N.J. city’s new fire director made a small uniform change. It’s causing big complaints
The old uniform patch shows the Iron Fireman, a statue that has stood in Trenton for over 100 years and has been a gathering place for ceremonies and memorials
On their left sleeves, Trenton firefighters have long worn a uniform patch they say is unlike other departments for its depiction of the Iron Fireman, a statue honoring their profession that has stood in the city for over 100 years.
The Iron Fireman, clutching a rescued child, is where the department, pre-pandemic, held annual ceremonies. More importantly, it’s where the names of firefighters who died in the line of duty are listed.
The Iron Fireman is a huge part Trenton firefighting, members say.
That’s why the decision by the department’s new civilian director, Kenneth Douglas, to change the patch’s design - and lose the Iron Fireman - has been met with anger and an online petition to keep the old design.
Firefighters say they were not part of the decision and should have been, and the new design, which newly sworn firefighters started wearing Thursday, tosses away countless years of tradition. The new patch can be seen here, on the MidJersey.News website.
Douglas said Friday the design change was not meant to history, but is part of larger, marketing and design changes that also include uniforms, “to push the department forward.”
“I totally respect that patch,” Douglas said of the Iron Fireman design. “We’re not taking away the history of the department.”
The director said others in the department were aware of the new design, including union members, and he makes decisions with inclusion. Veteran firefighters can still wear the Iron Fireman patch, but he said the new patch will be on new uniforms in the future.
The department’s two union presidents, Wayne Wolk and Andres Perez, balk at Douglas’ opinion that unions were part of the decision. Talking to a few union firefighters is different from clearing it with the union leadership – which was not done, they say.
Moreover, the unions believe Douglas is just unaware of the importance of the Iron Fireman. If Douglas wants to update the patch, fine, but it has to feature the Iron Fireman symbol, they and other firefighters said.
“I think it was made in haste and without the full membership’s input,” Wolk said. “That patch means a lot to a lot of firefighters.”
Douglas, who previously served in the Newark and Orange departments, was named director in August.
“A lot of our members are very upset,” Perez said. He said he’s only talked with two or three firefighters who like the new patch. The department has 240 members.
Perez and other firefighters say the the new patch design looks like, “every other department.”
“We’re not New York, we’re not Newark and we’re not Orange,” Perez said. “We’re Trenton.”
Both Wolk and Perez, as well as Douglas, say they’d rather be talking about repairing old firehouses, buying new gear and other issues critical to saving lives and property.
However, the union presidents say the patch change is emblematic of just that: that Douglas should be focusing on those bigger issues, with the union, and not changing patches in a department for which he’s served less than six months.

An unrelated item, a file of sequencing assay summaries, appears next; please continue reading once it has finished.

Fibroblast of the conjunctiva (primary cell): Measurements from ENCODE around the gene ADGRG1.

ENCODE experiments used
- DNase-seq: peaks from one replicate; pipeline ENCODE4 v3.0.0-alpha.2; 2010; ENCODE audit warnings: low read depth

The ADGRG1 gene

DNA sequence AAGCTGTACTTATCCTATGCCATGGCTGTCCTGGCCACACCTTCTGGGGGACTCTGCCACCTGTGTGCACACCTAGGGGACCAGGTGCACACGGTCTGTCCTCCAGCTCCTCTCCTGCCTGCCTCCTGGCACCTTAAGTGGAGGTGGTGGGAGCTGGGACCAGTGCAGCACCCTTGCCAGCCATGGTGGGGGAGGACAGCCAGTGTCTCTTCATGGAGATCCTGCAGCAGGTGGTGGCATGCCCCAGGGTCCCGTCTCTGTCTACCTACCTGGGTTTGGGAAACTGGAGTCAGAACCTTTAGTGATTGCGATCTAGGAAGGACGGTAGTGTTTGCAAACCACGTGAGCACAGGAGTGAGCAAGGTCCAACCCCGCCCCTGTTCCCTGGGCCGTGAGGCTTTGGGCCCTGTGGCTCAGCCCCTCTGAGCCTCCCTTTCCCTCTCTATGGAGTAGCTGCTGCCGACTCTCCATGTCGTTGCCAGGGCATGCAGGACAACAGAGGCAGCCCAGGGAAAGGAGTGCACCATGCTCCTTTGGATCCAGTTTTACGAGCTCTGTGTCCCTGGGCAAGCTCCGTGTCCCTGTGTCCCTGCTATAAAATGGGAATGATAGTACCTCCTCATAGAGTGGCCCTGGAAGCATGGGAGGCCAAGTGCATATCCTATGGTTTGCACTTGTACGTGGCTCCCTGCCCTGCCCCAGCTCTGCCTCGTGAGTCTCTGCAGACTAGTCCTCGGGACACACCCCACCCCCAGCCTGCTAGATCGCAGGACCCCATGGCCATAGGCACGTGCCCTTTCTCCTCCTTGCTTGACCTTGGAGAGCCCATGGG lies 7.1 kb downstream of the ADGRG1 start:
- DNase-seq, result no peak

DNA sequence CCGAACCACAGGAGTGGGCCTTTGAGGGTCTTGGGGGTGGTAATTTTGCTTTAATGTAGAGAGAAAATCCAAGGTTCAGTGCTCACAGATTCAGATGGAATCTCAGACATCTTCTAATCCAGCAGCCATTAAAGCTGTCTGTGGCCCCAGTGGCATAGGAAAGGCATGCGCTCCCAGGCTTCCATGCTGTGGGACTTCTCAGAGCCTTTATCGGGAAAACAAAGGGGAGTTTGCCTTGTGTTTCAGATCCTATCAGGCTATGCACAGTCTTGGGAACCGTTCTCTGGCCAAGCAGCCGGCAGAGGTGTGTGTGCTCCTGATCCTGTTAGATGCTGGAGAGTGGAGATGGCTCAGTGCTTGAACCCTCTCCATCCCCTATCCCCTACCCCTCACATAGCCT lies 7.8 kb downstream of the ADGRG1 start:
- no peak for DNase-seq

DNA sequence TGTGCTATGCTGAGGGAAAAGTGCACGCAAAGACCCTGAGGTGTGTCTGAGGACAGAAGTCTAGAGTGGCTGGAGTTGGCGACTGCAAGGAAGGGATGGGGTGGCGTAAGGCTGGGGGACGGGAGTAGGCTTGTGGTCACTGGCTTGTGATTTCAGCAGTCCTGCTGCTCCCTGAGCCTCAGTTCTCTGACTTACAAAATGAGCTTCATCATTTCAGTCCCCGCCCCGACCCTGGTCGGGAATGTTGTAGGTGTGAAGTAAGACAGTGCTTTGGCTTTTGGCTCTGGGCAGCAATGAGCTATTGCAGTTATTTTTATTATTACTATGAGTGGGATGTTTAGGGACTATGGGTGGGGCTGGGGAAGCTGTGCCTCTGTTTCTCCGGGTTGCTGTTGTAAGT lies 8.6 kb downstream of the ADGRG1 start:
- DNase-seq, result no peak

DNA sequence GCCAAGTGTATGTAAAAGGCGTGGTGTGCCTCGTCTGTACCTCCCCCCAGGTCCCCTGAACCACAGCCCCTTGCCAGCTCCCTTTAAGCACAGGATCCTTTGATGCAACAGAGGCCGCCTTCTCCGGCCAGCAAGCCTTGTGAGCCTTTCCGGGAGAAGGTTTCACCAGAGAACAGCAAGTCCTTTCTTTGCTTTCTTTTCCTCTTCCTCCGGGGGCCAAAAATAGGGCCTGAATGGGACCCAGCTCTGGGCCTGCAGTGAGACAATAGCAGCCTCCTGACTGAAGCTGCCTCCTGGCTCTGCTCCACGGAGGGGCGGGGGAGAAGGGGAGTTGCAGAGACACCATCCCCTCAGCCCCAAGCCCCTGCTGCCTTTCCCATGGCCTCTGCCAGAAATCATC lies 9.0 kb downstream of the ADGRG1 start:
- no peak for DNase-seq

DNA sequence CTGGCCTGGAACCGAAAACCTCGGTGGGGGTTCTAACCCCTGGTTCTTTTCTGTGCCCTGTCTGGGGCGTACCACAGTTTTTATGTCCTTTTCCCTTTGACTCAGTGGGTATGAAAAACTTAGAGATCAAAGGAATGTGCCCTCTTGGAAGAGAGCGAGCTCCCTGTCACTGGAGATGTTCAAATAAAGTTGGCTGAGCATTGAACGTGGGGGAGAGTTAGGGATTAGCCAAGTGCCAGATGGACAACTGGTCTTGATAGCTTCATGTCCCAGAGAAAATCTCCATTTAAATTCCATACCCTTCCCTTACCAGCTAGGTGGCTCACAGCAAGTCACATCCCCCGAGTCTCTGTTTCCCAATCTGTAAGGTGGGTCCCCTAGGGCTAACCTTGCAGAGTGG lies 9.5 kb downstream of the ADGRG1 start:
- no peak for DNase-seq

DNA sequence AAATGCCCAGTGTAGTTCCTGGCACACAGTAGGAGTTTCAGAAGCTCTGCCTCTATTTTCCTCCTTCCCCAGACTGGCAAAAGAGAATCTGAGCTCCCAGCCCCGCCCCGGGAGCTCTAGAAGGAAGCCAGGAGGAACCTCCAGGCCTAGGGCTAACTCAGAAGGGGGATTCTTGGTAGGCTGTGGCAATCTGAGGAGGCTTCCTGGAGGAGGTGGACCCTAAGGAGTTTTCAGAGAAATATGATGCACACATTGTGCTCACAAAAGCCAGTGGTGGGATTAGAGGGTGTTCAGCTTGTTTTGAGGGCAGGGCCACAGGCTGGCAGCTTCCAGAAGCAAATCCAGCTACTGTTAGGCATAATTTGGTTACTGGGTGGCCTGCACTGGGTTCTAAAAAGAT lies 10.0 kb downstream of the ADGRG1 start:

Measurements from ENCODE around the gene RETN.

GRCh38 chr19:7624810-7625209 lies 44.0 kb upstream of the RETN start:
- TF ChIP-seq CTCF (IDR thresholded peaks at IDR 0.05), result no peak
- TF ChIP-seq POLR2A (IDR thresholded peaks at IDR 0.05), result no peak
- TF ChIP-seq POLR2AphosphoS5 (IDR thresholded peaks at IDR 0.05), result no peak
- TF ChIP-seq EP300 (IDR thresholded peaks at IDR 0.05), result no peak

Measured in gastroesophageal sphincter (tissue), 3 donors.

The patch’s seriousness to firefighters is reflected online, where many have stepped from behind their usual stance of not publicly discussing department matters, which they typically refer to union officials.
Firefighter Kevin Soto started the petition, on change.org, writing: “We as the members of this department understand the risk and sacrifice we make on a continuous basis missing nights, weekends and holidays with our family. If there were to be a change to our patch and uniform it should be based on a majority vote of all members.”
The petition had more than 1,000 signatures Friday.
Soto posted it on Facebook, changed his profile picture to the Iron Fireman patch, and added: “I know this may sound a little crazy because there is bigger issues that we should be arguing about but to us changing something so iconic and historic in this city is a big deal...we had members die wearing this patch so it’s a slap in the face to all of us, not only us but to our families especially families of those fallen members and those who retired with that patch on.”
On the petition, firefighter Chris Laird wrote: “Many men whose shoes I will never be able to fill have lived and died under this patch and it has been my dream as a child to have the honor to wear that same patch and keep the highest level of service and protection just as they did before.”
“It would be disheartening to see something unique and historic to the department replaced with something so generic,” wrote firefighter Marissa Bergen.
The new patch also led firefighter Natasha Rivera to make a public statement. She is the daughter of Manuel “Manny” Rivera, who died in the line of duty in 2009 during a ladder rescue and whose name is among those etched on the side of Iron Fireman statue.
The patch also symbolizes honor, like her father’s, Rivera said.
“I wear it every day with much pride and if it’s changed it wouldn’t feel as though I’m honoring him anymore,” she wrote.
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